During one of the expeditions of the research campaign INDEMARES that studies the Banco de Galicia underwater mountain, in August 2011 a team of scientists captured a new species of crab no bigger than 7 cm (including claws) at 1410 metres, within the least studied depths.
According to the study which has recently been published in the 'Zootaxa' journal, Uroptychus cartesi belongs to a family that is not diverse in the Atlantic Ocean. It is called the Chirostylidae family and is one of the mere four species that live in Europe. Three of them were discovered at the end of the 19th century and the fourth in 1976. Fourteen can be found in the Americas and more than 100 exist in the Indo-Pacific Ocean.
Despite their location in front of the coast of Galicia, this crustacean is unique to the easternmost part of the Atlantic due to the majority of its morphological characteristics: it is different from European species mainly because of its shape and the number of thorns on its shell. However, it has more similarities with the Caribbean species Uroptychus armatus.
"Its closeness to species from the Caribbean is logical. All North Atlantic species have common features and are likely to have come from shared ancestry, who invaded the Atlantic from the Pacific and Indian Ocean a few million years ago," as explained to SINC by Enrique Macpherson, coauthor of the study and researcher at the Centre for Advanced Studies of Blanes (CEAB-CSIC).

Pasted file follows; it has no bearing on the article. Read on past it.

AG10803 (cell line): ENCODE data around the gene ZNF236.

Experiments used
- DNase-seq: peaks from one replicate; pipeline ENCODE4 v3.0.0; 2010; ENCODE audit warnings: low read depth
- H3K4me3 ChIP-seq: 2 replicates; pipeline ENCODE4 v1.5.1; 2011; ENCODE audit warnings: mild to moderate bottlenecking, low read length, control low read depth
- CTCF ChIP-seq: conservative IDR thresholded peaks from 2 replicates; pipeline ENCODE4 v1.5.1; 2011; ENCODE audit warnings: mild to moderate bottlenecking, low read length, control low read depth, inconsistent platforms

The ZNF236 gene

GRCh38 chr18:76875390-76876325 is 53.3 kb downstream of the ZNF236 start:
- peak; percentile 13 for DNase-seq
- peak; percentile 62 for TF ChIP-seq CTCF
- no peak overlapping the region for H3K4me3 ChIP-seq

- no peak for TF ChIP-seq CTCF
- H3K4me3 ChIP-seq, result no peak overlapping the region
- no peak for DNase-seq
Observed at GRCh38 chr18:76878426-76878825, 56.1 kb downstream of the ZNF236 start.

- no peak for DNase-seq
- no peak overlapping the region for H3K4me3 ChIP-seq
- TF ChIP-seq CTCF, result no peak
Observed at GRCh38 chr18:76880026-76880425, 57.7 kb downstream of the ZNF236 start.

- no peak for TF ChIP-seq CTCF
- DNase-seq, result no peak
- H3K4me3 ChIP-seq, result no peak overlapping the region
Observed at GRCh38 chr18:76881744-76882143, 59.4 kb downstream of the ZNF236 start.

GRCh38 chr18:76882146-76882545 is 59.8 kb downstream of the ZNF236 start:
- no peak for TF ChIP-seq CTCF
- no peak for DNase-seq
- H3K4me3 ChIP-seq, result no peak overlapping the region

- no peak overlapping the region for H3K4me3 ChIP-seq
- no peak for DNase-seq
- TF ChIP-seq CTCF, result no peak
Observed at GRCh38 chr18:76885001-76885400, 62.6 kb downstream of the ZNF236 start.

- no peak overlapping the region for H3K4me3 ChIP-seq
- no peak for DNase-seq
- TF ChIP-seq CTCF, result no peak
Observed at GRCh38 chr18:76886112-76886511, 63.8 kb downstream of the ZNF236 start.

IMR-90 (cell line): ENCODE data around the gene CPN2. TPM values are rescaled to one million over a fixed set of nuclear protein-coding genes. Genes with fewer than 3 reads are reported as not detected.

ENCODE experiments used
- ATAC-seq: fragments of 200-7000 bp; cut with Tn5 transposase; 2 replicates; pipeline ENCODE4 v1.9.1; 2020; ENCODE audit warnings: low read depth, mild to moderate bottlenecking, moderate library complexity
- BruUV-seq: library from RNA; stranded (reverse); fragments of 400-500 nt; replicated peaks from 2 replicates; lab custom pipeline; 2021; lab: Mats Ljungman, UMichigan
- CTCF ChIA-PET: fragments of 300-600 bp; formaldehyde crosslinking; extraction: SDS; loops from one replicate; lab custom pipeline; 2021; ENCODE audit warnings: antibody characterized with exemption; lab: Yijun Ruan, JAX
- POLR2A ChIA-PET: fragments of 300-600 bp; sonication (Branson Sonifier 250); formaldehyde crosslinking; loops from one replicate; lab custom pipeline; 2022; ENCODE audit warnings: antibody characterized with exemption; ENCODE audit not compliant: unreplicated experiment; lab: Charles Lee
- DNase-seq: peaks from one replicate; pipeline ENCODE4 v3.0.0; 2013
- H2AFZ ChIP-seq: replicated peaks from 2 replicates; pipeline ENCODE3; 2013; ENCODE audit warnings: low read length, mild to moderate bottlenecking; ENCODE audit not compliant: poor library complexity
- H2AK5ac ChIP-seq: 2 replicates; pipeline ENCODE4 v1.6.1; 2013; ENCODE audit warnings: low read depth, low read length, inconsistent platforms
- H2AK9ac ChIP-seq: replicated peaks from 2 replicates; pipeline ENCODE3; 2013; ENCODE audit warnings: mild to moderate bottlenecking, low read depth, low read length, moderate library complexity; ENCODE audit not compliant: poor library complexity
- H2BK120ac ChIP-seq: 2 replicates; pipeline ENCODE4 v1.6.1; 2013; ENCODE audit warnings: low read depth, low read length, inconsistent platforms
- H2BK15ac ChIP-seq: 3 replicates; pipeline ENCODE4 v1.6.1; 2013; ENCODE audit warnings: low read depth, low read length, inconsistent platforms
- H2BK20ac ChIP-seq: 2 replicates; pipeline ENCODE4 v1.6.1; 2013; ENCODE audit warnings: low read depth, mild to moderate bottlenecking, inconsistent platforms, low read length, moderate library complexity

A very 'shy' crustacean
The small orange-coloured squat lobster usually lives around deep corals and gorgonians and "tends to be abundant in submarine mountains and canyons that have been subject to little fishing," explains Macpherson, who goes on to add that gorgonians and corals are the first to disappear in trawling zones.
Despite not bearing any resemblance, this squat lobster belongs to the group of hermit crabs. Researchers have verified that their larvae have a low dispersion capacity given that they "spend very few days in the planktonic stage." The study also points out that they usually feed on small crustaceans and particulate matter.
It takes the name of Uroptychus cartesi after the researcher Joan Cartes from Barcelona's Institute of Marine Sciences because of his "significant contribution to our knowledge of Iberian deep sea fauna." Macpherson and his colleague Keiji Baba from Kumamoto University (Japan) highlight that Cartes was also the first to recognise that individuals from this species were unusual.
The six specimens captured were handed over to Barcelona's Institute of Marine Sciences and the National Museum of Natural History in Paris, France.